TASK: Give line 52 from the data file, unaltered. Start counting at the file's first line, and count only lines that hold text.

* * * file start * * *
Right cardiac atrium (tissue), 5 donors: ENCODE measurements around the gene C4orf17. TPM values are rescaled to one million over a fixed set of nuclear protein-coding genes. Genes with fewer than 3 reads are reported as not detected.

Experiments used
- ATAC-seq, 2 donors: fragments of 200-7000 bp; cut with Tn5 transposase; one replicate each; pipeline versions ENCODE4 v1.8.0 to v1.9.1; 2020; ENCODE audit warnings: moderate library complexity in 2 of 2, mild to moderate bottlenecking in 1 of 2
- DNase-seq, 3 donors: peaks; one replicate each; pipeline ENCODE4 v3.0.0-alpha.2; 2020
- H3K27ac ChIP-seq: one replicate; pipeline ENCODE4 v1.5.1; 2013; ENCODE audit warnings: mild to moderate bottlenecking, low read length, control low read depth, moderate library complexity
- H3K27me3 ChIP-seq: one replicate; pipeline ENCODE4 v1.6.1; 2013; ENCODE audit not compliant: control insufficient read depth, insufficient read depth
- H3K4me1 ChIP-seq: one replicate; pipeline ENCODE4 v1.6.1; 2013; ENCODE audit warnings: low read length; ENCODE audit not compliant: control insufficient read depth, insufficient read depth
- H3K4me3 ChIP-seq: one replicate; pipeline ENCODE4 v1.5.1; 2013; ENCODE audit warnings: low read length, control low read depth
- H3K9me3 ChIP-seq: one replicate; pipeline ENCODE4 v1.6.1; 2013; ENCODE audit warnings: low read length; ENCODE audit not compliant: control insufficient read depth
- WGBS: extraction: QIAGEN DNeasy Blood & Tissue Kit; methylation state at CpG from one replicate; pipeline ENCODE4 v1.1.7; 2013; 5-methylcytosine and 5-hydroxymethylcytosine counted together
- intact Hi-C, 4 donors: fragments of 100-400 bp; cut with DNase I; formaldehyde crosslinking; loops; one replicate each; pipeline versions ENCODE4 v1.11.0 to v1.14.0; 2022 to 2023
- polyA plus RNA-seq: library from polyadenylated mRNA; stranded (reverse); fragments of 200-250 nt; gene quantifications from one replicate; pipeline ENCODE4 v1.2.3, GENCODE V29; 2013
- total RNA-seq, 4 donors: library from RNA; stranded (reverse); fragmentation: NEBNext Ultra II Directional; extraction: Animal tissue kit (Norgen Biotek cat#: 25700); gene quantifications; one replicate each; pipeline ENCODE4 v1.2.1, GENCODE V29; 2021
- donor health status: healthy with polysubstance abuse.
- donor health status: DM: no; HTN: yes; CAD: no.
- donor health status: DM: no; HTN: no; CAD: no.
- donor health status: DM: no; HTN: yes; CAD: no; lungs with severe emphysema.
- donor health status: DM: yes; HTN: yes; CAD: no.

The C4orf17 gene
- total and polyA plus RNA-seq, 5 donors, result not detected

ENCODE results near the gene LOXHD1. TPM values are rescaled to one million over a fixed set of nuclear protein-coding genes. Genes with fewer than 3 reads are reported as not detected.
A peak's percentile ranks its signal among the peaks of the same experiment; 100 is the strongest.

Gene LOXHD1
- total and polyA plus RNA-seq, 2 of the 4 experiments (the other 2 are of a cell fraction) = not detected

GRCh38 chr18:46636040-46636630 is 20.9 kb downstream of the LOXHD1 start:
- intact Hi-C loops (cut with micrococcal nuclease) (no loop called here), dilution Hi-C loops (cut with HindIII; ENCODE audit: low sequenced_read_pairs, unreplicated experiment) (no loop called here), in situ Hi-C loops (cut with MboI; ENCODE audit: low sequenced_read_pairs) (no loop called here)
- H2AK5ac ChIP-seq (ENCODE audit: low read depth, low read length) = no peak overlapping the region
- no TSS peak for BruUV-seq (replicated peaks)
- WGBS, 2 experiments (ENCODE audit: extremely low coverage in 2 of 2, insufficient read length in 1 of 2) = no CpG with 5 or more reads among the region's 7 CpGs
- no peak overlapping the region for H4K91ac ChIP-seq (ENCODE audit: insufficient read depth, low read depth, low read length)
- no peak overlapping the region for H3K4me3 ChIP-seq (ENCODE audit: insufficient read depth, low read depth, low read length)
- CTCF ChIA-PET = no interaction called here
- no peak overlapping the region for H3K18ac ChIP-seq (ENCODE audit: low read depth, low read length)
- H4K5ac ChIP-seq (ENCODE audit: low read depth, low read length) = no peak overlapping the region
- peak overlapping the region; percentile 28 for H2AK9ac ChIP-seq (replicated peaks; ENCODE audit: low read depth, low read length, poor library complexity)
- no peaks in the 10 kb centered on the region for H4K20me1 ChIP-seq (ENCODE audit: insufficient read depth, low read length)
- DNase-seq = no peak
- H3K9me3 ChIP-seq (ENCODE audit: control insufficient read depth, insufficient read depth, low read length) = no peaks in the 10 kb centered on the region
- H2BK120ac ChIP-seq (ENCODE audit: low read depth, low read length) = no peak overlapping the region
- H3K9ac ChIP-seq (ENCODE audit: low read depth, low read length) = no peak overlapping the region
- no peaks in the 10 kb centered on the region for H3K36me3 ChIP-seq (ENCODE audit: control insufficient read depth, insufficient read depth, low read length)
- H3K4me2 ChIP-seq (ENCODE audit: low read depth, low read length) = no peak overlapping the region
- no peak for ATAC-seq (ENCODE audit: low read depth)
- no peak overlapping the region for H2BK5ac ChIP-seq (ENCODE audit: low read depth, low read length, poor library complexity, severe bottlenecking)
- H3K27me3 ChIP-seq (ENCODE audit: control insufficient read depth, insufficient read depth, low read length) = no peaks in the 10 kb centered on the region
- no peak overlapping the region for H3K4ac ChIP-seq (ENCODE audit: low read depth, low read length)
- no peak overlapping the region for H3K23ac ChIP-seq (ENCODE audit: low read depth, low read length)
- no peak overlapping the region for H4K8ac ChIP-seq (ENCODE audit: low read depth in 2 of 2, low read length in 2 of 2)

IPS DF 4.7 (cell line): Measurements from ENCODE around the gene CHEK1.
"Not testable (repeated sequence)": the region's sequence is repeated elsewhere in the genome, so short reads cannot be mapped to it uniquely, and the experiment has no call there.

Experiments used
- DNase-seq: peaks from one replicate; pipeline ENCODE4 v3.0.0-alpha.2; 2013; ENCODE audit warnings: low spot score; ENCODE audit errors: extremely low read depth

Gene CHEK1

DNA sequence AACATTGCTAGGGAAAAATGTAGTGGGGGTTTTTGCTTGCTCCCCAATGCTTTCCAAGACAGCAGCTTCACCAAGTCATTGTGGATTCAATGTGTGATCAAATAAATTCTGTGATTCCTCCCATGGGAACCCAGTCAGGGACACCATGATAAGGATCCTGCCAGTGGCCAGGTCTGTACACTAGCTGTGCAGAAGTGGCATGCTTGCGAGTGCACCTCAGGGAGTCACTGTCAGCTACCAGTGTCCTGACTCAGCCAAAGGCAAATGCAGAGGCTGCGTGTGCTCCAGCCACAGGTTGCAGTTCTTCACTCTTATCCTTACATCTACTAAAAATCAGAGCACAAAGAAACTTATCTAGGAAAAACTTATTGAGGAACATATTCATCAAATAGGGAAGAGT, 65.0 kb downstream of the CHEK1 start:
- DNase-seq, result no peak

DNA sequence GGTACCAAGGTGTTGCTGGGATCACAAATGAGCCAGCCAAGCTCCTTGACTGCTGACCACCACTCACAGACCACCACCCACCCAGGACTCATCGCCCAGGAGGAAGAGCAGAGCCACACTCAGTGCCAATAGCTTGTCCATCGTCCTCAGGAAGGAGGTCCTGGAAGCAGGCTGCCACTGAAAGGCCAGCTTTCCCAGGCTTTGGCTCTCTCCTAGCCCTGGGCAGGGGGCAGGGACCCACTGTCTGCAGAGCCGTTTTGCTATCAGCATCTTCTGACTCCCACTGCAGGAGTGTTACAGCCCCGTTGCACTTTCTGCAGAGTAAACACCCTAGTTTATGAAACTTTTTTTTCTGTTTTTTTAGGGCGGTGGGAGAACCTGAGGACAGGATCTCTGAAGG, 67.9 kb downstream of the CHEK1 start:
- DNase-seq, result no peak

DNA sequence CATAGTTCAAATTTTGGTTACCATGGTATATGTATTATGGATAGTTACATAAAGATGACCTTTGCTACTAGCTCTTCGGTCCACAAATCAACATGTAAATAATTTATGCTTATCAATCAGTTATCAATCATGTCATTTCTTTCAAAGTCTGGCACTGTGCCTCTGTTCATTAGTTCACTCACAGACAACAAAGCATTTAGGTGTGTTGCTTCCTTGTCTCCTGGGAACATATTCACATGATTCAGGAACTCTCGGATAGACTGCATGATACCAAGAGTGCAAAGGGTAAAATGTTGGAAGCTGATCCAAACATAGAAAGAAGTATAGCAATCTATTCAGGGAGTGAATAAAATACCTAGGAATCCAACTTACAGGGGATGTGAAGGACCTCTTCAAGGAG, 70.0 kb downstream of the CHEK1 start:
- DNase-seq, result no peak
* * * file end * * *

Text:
- DNase-seq: peaks from one replicate; pipeline ENCODE4 v3.0.0-alpha.2; 2013; ENCODE audit warnings: low spot score; ENCODE audit errors: extremely low read depth